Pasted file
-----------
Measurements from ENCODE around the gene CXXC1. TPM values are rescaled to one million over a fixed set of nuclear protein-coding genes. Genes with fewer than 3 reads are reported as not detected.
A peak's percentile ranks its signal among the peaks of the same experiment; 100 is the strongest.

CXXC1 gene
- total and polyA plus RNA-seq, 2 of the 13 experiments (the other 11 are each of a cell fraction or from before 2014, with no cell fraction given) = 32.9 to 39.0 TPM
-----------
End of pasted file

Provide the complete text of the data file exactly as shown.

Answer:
Measurements from ENCODE around the gene CXXC1. TPM values are rescaled to one million over a fixed set of nuclear protein-coding genes. Genes with fewer than 3 reads are reported as not detected.
A peak's percentile ranks its signal among the peaks of the same experiment; 100 is the strongest.

CXXC1 gene
- total and polyA plus RNA-seq, 2 of the 13 experiments (the other 11 are each of a cell fraction or from before 2014, with no cell fraction given) = 32.9 to 39.0 TPM